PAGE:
Early Days of South Dakota, The Dry Years Part IV
Opp, Daniel D. "Early Days of South Dakota, The Dry Years Part IV." Prairies 8, no. 10: May 1985, 12-14, 16-19.
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In the first three parts of “Early Days in South Dakota,”
Daniel D. Opp vividly describes his own joy and frustrations as
he arrived as a boy at the vast prairies of Dakota Territory in
In this final installment of the series, Opp records some of the
despair he and others felt during the traumatic 1890s:
As I have previously mentioned, in 1888 we had very good times.
However, we know that after good years, poor crops usually follow.
That was the case the ensuing year.
In 1888, many of the first settlers, who had no horses, bought
some. No longer did they have to hitch on ox team to the hayrake
or sled to drive to church, as they once had to do. But horses were
high, from $400 to $500 per team.
Those who could pay for them were fortunate, but many were not
in a position to do so and could only pay one-half of the purchase
price, depending moreorless on the security they could offer. If
the horse dealer agreed to it, then they not only took the horses,
but also the proved up pre-emption claims, 160 acres of land, into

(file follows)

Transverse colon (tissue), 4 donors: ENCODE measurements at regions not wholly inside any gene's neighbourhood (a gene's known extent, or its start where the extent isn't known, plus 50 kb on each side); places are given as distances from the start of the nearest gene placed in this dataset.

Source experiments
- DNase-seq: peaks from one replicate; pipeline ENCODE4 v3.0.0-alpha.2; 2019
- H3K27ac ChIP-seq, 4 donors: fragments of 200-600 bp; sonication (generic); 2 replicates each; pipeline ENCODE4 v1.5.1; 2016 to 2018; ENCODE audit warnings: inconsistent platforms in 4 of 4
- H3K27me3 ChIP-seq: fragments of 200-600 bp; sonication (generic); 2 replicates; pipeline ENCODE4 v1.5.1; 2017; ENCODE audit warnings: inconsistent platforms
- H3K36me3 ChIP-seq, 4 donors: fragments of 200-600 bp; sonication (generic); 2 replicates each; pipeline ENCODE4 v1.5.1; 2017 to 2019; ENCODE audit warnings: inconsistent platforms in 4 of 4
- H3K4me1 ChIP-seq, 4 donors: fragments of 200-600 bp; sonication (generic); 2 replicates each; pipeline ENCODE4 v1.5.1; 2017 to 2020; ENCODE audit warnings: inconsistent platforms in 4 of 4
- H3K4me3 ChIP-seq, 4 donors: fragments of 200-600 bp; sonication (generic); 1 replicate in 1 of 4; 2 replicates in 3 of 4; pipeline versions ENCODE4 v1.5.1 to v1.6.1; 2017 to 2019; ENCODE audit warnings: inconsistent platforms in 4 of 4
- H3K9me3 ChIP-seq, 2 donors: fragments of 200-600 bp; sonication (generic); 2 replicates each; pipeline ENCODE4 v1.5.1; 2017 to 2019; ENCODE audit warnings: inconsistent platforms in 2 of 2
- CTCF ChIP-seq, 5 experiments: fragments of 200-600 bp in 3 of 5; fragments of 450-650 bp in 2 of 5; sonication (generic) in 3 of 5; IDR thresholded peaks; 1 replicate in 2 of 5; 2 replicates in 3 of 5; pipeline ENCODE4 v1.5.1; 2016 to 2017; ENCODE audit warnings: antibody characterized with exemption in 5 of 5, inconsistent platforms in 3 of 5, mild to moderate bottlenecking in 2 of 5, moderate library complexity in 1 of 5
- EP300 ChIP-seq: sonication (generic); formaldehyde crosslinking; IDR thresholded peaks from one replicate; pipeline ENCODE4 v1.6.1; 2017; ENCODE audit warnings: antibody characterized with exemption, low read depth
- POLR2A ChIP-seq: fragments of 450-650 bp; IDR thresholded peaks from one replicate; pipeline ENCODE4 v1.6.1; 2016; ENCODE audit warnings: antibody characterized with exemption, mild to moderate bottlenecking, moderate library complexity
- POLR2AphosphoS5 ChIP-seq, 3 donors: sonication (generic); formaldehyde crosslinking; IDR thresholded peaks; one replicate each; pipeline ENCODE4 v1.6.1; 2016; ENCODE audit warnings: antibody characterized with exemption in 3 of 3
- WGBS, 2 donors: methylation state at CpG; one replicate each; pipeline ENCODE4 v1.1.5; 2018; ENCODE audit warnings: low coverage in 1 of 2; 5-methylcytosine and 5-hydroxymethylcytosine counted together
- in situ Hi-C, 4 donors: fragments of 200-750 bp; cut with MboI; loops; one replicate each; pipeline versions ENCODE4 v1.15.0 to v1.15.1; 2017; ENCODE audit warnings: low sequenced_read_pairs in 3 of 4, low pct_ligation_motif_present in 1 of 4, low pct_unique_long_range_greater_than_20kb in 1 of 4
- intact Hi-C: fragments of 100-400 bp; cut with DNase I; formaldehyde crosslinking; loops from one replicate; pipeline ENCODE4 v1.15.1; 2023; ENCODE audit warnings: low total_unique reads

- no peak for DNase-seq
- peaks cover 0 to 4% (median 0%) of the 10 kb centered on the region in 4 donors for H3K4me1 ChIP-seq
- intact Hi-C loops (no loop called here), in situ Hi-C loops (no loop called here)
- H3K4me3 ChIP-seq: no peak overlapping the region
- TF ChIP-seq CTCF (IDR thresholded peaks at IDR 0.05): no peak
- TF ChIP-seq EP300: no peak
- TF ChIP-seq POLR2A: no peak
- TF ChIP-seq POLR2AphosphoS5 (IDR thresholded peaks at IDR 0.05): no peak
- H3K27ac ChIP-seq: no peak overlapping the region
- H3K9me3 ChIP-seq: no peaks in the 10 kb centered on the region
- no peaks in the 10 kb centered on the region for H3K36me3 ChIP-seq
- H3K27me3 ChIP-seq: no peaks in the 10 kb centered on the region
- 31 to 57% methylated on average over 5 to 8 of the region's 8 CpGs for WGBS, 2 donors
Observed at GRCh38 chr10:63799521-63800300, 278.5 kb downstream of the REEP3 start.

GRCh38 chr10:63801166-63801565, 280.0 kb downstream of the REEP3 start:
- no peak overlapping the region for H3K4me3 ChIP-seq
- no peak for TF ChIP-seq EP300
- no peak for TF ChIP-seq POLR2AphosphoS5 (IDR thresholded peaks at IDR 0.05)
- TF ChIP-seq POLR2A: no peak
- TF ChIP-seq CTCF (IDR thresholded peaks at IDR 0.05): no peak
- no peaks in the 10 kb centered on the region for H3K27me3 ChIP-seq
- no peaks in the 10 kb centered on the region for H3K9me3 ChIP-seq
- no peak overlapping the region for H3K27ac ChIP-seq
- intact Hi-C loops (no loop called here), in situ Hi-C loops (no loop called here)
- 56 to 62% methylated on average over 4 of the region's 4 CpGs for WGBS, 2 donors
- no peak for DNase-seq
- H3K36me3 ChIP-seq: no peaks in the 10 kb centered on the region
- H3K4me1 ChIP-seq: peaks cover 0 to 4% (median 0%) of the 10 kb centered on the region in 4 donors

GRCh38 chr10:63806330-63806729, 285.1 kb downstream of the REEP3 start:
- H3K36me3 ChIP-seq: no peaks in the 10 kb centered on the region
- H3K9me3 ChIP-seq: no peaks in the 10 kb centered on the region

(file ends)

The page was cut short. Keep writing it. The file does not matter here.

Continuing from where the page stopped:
the mortgage, the papers running from one to two years.
The year 1889 produced little in crops. Prices were
low, as they are at the present time [Opp wrote this
journal during the drought-filled 1930s], and the
debts for horses and other items often could not be
paid. The creditor had to be satisfied with the interest
and such part of the principal as the farmer could
We now pass over the year 1890. The winter was dry and cold, with
only a little snow. We did not have many cattle to feed, and our
work was quickly done. Whenever we wanted a little enjoyment, we
neighbor boys came together, one day at this and the next at that
farmer. Then we hitched up a pair of three- or four-year-old oxen,
which were broken for driving. They were quite wild and had to be
caught and trained, which we enjoyed immensely.
Since I have told about the training of steers, I will relate about
a true event, which happened at that time east of Leola:
A farmer of advanced years and his son, John, in addition to a
pair of horses, had a four-year-old steer, which, however, had not
been broken in for work. One day they wanted to cut wheat with the
horses, but the work for the two horses on the binder was too hard.
Then the father said to his son, “We will break in the steer
and hitch him up with the horses.”
John, on the first instant, could not quite understand this and
asked: “But how are we going to break the steer?”
The father, however, had already made his plan and said to his
son: “Go and get the steer. I will tend to the rest.”
He still had an old yoke and a small sled, which was made ready.
Then the father was yoked up with the steer. The father put his
head through the yoke on the right side, and the steer was yoked
on the left side. Afterwards, the son took the rope to lead the
They were ready to go, and they went much faster than they had